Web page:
During the 1800s the town of Ramsey on the north coast of the Isle of Man was a thriving and internationally-acclaimed centre of ship building.
In 1863 the ship yard became the first in the world to produce an oil tanker (known as The Jane) and later that year the Euterpe was launched.
After extensive renovation following the World War Two, the Star of India is now unique, laying claim to the title of the oldest active sailing ship in the world.
Heather Ruffino, from Ramsey Town Commissioners, said the ship's survival was a great success story.
"This is a very special day for the Isle of Man, the Star of India is a celebration of the level of skill of those who worked in Ramsey ship yard - she is a Manx survivor.
"The Star of India has been amazingly, authentically restored and so much of the original craftsmanship can still be seen.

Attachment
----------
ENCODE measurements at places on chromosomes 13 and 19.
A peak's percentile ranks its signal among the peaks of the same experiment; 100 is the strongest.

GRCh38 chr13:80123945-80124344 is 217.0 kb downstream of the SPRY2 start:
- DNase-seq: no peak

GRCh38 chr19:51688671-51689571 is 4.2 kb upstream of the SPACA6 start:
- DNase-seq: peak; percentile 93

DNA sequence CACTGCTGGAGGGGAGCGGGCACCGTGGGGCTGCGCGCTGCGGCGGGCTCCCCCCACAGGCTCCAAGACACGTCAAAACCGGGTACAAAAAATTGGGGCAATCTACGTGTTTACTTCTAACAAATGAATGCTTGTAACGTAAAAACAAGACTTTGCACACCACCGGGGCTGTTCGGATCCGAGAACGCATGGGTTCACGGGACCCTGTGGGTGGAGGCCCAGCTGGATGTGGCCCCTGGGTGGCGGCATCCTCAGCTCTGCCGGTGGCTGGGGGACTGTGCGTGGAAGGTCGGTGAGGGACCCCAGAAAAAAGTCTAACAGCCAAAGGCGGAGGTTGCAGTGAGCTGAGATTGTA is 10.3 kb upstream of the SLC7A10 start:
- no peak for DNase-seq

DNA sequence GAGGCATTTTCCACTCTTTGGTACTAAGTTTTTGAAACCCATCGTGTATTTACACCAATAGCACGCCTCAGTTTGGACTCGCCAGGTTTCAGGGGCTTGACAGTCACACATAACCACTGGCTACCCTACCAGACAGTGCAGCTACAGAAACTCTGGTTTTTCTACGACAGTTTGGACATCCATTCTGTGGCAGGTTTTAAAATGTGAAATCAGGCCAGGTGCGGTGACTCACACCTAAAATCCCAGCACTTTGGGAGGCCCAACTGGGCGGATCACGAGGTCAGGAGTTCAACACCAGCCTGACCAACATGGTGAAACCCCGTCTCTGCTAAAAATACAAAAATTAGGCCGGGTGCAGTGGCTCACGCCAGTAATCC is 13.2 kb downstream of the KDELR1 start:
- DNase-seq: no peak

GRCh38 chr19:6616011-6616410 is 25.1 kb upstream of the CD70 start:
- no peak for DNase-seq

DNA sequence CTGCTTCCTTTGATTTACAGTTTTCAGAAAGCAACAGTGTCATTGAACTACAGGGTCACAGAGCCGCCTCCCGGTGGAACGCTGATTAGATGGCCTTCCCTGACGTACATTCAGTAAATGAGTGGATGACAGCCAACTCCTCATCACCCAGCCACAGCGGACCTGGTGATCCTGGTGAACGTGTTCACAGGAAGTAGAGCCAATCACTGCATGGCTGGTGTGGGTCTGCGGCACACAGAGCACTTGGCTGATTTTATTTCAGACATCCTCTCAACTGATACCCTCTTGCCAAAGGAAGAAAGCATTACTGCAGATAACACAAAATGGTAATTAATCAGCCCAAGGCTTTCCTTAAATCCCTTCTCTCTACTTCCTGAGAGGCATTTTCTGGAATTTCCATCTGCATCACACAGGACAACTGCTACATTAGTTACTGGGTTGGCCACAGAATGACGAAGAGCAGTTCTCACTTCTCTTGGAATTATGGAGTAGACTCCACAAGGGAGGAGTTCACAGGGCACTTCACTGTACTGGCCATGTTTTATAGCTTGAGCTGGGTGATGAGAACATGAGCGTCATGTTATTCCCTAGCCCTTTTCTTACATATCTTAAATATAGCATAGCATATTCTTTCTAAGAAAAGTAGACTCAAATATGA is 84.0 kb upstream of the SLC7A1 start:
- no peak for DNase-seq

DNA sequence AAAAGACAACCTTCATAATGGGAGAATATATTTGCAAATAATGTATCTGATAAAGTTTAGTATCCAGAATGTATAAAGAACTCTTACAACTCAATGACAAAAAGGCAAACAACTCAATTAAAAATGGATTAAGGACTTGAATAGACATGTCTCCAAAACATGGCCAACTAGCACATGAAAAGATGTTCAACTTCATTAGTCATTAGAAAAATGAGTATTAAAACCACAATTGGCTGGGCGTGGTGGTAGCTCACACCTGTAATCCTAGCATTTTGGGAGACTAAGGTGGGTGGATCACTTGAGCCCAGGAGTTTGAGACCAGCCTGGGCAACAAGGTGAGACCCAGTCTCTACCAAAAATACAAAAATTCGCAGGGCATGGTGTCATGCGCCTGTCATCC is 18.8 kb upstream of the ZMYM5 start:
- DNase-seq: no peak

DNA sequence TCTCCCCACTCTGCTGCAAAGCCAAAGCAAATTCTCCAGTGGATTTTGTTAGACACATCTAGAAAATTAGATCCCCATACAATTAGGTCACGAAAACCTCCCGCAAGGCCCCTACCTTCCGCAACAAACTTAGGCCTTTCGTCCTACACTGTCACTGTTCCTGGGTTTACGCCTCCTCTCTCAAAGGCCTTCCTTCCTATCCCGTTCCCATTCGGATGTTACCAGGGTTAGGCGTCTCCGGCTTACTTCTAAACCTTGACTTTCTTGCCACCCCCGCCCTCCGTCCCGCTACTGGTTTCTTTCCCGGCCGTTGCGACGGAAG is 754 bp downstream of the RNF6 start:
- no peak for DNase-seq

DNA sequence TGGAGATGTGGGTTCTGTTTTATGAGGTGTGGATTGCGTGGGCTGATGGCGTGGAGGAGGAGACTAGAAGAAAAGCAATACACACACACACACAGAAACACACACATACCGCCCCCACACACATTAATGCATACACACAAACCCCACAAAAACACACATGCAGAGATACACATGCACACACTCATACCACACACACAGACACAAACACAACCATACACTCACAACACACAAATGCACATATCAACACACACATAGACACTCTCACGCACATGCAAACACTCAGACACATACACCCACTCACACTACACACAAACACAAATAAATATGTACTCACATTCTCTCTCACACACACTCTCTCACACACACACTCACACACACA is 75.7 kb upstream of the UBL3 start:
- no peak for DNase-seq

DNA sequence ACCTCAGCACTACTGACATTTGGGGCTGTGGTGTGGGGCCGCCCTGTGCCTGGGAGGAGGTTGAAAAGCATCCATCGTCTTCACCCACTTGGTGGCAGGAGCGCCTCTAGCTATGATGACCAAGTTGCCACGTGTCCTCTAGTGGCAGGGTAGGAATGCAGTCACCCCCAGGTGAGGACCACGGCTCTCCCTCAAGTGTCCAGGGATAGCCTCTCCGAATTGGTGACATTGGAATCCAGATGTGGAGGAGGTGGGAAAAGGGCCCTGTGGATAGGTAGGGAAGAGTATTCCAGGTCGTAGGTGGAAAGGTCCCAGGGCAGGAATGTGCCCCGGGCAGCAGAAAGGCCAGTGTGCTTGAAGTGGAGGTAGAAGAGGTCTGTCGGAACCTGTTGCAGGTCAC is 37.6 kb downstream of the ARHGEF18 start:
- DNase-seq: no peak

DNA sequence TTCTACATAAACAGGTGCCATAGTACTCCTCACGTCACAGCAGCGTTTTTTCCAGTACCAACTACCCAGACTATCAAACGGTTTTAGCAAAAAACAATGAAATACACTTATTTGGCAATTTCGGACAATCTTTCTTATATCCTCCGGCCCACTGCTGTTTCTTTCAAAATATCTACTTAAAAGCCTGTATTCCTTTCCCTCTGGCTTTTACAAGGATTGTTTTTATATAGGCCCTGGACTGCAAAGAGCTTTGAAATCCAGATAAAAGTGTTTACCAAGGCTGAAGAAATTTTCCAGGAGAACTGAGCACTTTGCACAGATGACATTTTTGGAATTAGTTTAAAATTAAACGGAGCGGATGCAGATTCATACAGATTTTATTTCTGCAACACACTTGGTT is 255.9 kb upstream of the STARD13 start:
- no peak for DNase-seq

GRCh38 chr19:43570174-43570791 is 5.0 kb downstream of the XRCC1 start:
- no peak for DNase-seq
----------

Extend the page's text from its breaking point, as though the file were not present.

"She may be many thousands of miles away but the ship still holds a very special place in the hearts and minds of people here."
A series of celebrations have been planned to mark the 150th anniversary of the Star of India's launch from Ramsey, including a live web link-up between the Isle of Man and San Diego.
Margaid Bird and Paul Boulton from Ramsey Commissioners have travelled to San Diego to present a Manx flag to the museum.
The flag will join other exhibits in the maritime museum dedicated to the Star of India.